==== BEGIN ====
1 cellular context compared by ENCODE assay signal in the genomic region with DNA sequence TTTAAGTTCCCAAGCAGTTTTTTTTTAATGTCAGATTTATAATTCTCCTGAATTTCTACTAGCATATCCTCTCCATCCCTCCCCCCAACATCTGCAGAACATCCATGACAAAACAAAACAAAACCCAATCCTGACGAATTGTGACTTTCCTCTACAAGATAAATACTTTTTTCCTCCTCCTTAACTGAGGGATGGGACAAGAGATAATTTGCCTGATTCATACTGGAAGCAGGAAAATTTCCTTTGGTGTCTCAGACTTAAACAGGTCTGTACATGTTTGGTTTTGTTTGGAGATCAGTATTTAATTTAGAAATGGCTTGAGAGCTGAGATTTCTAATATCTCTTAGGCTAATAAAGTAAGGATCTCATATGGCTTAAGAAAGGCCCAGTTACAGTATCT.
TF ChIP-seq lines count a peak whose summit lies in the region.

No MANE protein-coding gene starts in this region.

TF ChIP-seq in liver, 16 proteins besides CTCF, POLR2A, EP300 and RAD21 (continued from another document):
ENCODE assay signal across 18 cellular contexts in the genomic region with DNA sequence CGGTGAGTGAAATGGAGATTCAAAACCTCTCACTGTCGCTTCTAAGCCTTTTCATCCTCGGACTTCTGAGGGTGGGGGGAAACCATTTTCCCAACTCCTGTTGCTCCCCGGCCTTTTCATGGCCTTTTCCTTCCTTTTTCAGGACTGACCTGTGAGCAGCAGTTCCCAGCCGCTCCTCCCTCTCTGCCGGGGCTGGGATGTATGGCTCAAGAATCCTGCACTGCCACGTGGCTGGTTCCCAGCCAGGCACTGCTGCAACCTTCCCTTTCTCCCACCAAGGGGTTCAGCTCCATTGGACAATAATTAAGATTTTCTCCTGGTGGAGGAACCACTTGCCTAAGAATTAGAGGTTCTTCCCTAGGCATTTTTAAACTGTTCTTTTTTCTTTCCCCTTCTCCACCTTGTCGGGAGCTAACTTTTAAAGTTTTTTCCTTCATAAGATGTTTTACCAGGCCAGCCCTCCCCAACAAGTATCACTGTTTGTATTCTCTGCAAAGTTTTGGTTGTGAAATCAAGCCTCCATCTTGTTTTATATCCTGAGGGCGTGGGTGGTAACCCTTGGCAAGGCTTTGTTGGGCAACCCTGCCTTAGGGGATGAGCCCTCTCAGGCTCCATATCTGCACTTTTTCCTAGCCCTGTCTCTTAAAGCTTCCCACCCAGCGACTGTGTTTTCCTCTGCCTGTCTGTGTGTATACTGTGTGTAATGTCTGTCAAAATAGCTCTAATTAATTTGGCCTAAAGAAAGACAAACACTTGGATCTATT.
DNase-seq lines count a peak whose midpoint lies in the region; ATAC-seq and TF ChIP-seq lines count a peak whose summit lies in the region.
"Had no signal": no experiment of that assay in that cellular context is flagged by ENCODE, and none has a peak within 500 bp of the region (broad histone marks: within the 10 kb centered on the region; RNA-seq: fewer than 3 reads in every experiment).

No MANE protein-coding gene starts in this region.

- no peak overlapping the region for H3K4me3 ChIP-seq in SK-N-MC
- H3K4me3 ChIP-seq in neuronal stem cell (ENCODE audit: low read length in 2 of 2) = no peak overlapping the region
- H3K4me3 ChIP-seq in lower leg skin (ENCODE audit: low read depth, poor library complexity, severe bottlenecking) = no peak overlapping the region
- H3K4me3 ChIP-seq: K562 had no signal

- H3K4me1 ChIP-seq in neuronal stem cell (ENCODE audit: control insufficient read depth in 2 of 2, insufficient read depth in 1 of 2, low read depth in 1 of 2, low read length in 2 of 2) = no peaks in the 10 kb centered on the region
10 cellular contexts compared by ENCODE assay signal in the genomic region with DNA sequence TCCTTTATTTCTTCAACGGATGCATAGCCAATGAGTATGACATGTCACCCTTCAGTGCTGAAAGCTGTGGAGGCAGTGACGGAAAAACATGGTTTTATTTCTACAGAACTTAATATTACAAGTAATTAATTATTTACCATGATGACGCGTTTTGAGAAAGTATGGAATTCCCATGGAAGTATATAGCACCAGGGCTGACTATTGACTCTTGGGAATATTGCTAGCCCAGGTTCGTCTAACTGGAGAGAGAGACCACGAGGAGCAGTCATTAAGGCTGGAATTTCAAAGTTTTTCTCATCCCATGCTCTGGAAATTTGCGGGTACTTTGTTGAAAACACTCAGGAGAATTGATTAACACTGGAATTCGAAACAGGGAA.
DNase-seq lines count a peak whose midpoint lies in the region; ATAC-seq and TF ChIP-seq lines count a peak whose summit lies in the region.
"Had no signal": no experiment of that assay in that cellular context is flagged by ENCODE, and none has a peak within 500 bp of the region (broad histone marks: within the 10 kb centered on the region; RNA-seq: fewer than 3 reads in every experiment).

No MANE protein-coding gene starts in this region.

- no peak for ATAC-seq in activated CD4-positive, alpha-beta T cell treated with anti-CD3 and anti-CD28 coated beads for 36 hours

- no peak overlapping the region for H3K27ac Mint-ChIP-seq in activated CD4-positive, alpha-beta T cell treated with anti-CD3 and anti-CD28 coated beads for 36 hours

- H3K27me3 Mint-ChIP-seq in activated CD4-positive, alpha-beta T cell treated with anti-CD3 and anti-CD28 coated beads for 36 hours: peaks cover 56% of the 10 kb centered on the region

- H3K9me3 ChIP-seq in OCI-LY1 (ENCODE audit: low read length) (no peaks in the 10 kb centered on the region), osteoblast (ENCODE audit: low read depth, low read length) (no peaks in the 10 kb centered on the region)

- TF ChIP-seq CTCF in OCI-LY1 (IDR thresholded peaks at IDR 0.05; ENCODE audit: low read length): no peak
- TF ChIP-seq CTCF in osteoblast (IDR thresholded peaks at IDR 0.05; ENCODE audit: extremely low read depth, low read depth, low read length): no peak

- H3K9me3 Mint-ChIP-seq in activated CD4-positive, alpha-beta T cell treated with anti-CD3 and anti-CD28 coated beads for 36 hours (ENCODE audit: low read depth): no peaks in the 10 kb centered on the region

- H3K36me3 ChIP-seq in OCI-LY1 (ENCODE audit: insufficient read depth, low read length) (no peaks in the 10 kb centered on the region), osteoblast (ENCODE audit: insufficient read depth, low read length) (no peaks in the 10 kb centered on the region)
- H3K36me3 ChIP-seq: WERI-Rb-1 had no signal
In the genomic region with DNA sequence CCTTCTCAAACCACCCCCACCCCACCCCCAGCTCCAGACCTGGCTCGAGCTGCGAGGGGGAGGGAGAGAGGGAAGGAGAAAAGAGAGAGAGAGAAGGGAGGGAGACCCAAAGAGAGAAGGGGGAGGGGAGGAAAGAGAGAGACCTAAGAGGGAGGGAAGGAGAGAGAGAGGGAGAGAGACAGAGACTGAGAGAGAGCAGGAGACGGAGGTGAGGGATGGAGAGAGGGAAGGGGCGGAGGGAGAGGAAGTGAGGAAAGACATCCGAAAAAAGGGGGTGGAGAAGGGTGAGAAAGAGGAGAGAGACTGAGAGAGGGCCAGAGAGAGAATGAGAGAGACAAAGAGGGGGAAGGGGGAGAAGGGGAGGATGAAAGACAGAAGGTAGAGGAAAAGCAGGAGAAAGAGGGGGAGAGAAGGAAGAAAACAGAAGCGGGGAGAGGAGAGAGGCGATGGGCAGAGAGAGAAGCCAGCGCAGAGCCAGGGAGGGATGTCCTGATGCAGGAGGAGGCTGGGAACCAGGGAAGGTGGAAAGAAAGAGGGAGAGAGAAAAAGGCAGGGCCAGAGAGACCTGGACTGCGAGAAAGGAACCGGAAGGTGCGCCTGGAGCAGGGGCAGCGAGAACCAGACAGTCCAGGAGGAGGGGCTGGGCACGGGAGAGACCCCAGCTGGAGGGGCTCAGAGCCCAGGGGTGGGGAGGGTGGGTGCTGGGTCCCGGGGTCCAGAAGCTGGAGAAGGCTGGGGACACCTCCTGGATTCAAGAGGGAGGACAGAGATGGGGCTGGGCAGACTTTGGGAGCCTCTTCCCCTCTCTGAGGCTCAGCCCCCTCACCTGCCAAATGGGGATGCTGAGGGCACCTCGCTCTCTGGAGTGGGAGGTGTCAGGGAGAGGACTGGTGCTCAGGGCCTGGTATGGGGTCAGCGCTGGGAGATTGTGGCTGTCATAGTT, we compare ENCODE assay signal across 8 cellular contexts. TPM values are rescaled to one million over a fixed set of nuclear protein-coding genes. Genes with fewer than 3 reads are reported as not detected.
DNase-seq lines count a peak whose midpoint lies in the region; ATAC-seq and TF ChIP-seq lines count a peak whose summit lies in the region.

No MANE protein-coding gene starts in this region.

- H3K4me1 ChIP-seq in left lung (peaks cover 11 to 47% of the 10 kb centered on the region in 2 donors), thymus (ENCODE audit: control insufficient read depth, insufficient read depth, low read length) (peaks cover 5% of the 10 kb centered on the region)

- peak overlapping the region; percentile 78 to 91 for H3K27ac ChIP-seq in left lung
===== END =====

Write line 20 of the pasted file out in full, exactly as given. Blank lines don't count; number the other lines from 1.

- H3K27me3 Mint-ChIP-seq in activated CD4-positive, alpha-beta T cell treated with anti-CD3 and anti-CD28 coated beads for 36 hours: peaks cover 56% of the 10 kb centered on the region